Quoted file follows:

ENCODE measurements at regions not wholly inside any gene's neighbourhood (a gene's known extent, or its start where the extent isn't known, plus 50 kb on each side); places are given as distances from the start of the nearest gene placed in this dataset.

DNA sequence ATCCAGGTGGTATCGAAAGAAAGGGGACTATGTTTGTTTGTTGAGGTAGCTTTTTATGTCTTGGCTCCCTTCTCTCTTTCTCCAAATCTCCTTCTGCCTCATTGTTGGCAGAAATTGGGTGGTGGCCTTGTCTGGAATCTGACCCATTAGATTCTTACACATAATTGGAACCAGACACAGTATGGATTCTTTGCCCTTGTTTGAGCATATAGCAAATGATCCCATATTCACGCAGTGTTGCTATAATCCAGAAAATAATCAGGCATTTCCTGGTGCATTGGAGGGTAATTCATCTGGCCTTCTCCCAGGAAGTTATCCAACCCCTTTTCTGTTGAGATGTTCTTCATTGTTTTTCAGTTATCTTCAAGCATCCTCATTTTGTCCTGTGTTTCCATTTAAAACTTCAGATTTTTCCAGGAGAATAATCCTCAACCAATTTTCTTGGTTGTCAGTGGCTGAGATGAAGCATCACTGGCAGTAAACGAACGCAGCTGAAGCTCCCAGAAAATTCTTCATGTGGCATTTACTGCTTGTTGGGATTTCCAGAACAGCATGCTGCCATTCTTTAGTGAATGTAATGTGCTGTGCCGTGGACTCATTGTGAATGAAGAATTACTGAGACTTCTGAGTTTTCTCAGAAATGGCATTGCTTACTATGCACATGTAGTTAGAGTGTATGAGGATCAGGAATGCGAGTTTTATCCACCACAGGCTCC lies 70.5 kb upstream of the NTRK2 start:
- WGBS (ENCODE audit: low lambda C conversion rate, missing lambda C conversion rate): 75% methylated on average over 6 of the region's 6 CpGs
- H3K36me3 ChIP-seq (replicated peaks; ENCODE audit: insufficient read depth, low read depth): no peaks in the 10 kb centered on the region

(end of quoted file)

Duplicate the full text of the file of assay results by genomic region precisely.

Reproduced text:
ENCODE measurements at regions not wholly inside any gene's neighbourhood (a gene's known extent, or its start where the extent isn't known, plus 50 kb on each side); places are given as distances from the start of the nearest gene placed in this dataset.

DNA sequence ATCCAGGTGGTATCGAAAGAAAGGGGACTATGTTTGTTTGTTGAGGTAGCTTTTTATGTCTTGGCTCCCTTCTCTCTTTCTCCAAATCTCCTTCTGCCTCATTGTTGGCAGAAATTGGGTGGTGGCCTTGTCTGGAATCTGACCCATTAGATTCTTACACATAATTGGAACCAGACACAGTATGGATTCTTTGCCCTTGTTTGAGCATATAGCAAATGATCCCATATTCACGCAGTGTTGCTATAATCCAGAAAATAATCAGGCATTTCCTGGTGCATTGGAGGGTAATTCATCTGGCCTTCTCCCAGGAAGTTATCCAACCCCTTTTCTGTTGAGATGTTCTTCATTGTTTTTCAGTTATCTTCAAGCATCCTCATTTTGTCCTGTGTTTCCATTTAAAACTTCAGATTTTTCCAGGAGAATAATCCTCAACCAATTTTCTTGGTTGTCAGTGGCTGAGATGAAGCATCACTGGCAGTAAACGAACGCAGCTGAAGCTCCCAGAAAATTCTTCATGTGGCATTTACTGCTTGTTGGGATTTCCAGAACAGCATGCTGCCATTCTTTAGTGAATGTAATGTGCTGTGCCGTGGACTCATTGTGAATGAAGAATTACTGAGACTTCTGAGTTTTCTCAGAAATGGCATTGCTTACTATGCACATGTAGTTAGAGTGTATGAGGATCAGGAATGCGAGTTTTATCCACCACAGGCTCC lies 70.5 kb upstream of the NTRK2 start:
- WGBS (ENCODE audit: low lambda C conversion rate, missing lambda C conversion rate): 75% methylated on average over 6 of the region's 6 CpGs
- H3K36me3 ChIP-seq (replicated peaks; ENCODE audit: insufficient read depth, low read depth): no peaks in the 10 kb centered on the region